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A free floating commentary on culture, politics, economics, and religion based on a passionate commitment to the truth and a desire graciously to refute that which is contrary to it….
"He must hold firm to the sure word as taught, so that he may be able to give instruction in sound doctrine and also to confute those who contradict it."
--Titus 1:9, Revised Standard Version
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...while I have refrained from discussing the Orthodox contribution to all of this, it has become clear to me that the theologically robust understanding of the Spirit’s presence in the Divine Liturgy has been a constant stream that a number of theologians from Pentecostal, Anglican, and other traditions have drawn from in order to engage in a theological analysis of worship.
The changes to the performance of the liturgy I experienced at St. Aldate’s in the 1990s were part of a broader discussion about the relationship between the charismatic renewal and liturgical renewal. What intrigues me are the common themes of a liturgical movement toward intimacy and encounter coupled with a corresponding invocation of the Spirit (the epicletic climax of the worship).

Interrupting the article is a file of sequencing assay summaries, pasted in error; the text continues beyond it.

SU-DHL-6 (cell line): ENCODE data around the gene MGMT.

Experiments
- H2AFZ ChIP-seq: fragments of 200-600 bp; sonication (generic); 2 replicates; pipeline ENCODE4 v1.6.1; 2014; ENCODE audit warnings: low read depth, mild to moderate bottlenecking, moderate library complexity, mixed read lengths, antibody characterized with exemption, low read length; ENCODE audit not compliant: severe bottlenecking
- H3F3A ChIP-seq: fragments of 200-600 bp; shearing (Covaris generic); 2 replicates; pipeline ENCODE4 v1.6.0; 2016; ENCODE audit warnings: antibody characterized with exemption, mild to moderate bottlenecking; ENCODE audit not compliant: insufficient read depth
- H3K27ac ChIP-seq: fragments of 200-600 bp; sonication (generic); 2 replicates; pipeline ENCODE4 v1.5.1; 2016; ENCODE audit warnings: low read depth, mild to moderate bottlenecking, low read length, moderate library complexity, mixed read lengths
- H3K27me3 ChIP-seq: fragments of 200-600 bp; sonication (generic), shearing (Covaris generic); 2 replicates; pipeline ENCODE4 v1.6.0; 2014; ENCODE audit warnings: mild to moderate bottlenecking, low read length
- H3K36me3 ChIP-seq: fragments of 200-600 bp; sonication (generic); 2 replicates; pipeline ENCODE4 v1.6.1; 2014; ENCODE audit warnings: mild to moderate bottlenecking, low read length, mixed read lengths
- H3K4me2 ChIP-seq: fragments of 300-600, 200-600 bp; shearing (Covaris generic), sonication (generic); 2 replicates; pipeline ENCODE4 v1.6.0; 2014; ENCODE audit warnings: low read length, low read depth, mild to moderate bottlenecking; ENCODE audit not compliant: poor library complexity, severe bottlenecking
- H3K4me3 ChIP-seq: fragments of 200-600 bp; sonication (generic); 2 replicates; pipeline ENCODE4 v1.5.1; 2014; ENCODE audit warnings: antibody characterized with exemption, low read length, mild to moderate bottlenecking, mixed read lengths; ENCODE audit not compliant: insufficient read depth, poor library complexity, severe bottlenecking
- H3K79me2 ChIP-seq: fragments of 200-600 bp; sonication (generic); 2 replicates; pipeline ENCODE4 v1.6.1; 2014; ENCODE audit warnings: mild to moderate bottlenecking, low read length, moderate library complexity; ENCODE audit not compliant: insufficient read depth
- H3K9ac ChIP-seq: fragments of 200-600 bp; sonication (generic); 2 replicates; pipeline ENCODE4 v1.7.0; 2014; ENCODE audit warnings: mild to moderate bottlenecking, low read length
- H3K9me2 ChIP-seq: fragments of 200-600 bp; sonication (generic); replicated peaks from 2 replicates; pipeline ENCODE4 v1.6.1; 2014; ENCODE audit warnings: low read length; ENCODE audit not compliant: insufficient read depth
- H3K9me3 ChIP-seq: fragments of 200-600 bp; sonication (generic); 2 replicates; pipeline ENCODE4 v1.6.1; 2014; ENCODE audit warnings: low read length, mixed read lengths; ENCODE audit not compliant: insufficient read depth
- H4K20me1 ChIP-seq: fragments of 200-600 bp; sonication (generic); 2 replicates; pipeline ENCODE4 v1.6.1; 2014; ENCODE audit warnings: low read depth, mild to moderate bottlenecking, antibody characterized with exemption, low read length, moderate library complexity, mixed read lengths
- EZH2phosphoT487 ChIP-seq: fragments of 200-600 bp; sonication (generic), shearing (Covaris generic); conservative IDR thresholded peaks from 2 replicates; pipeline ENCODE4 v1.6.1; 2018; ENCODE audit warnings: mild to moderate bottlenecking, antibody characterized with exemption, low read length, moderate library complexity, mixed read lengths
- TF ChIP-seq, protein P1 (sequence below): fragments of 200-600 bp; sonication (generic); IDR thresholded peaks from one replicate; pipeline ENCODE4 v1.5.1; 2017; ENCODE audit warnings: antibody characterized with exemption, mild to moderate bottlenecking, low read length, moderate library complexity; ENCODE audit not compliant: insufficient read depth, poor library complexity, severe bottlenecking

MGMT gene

The fact that liturgical movement has encounter and intimacy as its goal has offered Pentecostal and charismatic theologians an opportunity to return to sacramentalism and bring the Eucharist back into the life of these churches. At the same time, it has allowed theologians in more liturgical settings to reflect more on the charismatic structure to the liturgical event.
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Filed under: * Anglican - Episcopal Anglican Provinces Church of England (CoE) * Christian Life / Church Life Liturgy, Music, Worship Parish Ministry * Culture-Watch Religion & Culture * International News & Commentary England / UK
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